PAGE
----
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Art and Culture

David and Smith - Turner and the Future

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Storms and steamboats and misty mornings allowed one artist to transform what we see in galleries.

Last week, I mentioned that there was a show at the Kimball Museum of Art up in Fort Worth that I don’t want you to miss.  It’s of paintings by an English artist named J.M.W. Turner and it’s open until the beginning of February. Turner died of cholera in 1851, which was quite a while before impressionism and modernism begin to sweep through the culture of Europe and energize artists with new ideas of what art could be.   But, in many of his paintings, Turner points to what’s on the way.

Years ago, when I first saw a Turner show, what knocked me out most was the way which, in many of his paintings, Turner seemed unconcerned with portraying details.  I fell in love with an 1842 painting of a steamboat struggling again a snowstorm.  It took sharp eyes to pick out any details of the boat beyond its mast, but the impression of being battered by the swirling chaos of a snowstorm at sea knocked you sideways as you stood in front of it.  Another from about the same time called Rain, Steam, and Speed abstractly depicts a railroad locomotive barreling toward the viewer.  All that Turner paints crisply is the locomotive’s smokestack and the sides of the bridge over which it’s passing.  But the elements of the title are visceral.  This was all but impressionism decades before.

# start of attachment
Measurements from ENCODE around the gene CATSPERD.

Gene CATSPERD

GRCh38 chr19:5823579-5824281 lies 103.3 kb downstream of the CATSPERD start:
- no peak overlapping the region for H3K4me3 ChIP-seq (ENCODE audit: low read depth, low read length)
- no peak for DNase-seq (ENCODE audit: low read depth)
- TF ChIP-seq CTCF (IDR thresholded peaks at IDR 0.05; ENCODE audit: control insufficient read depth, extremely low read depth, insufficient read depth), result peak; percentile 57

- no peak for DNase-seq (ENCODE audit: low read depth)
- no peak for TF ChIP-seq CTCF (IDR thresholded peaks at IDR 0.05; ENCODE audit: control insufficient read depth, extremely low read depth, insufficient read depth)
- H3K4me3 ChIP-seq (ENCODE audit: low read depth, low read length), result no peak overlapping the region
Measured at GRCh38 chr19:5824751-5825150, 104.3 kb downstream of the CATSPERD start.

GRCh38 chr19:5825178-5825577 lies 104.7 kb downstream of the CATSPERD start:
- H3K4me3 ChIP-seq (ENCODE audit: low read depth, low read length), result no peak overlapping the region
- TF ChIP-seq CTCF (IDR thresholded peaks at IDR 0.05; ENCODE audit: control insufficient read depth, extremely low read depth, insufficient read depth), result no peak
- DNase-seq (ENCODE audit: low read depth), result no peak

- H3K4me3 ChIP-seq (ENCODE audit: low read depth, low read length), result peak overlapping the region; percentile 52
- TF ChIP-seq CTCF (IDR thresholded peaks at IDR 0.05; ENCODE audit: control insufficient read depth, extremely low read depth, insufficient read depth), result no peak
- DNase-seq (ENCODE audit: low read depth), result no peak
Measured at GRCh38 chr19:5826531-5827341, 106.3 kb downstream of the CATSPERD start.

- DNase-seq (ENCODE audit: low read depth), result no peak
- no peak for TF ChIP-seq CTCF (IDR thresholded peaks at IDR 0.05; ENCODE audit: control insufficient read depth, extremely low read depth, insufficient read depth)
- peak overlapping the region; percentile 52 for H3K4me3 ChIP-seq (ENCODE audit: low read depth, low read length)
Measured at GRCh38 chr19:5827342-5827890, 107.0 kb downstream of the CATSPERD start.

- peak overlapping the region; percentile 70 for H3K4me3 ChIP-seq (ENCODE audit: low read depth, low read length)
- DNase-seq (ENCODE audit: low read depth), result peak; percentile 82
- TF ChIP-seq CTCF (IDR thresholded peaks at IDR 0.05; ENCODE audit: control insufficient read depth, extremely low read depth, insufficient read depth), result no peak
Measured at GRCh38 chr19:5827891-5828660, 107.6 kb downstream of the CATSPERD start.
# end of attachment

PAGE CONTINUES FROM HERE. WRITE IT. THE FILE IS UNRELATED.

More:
A painting from 1845 called Norham Castle, Sunrise was the one that did me in.  It’s a landscape.  It looks like it could be dawn. There is light.  There’s depth.  There’s clear implication of morning mist but you can’t see it.  There’s a deer, maybe, toward the foreground and somehow in the distance is the castle that gives us the title of the piece.  But nothing is distinct.   Nothing but the light is precise.  If you looked away for a moment you would not be surprised upon looking back if you couldn’t find that deer you thought you saw.   I hadn’t known that anyone was painting like this before the impressionists.

Back in the 1980s critic Robert Hughes spoke of Turner being a romantic but with “wilder moods” and “more liberal feelings” than most of his contemporaries.  Such a remark is accurate, but what’s more, it reminds me of Beethoven.  In some of Turner’s aggressive storm scenes one can hear the power of Beethoven’s heroic piano lines cutting through the swirling and crashing chords of the accompanying orchestra.  Like a steam ship struggling through a swirling snowstorm or a railroad locomotive powerfully coalescing in a torrent of smoke and cloud.  I have a music history book on my shelf that describes Beethoven as “the liberator” and such a description would not be out of line for Turner.  After him, artists were more free to paint what they felt when they looked at the world.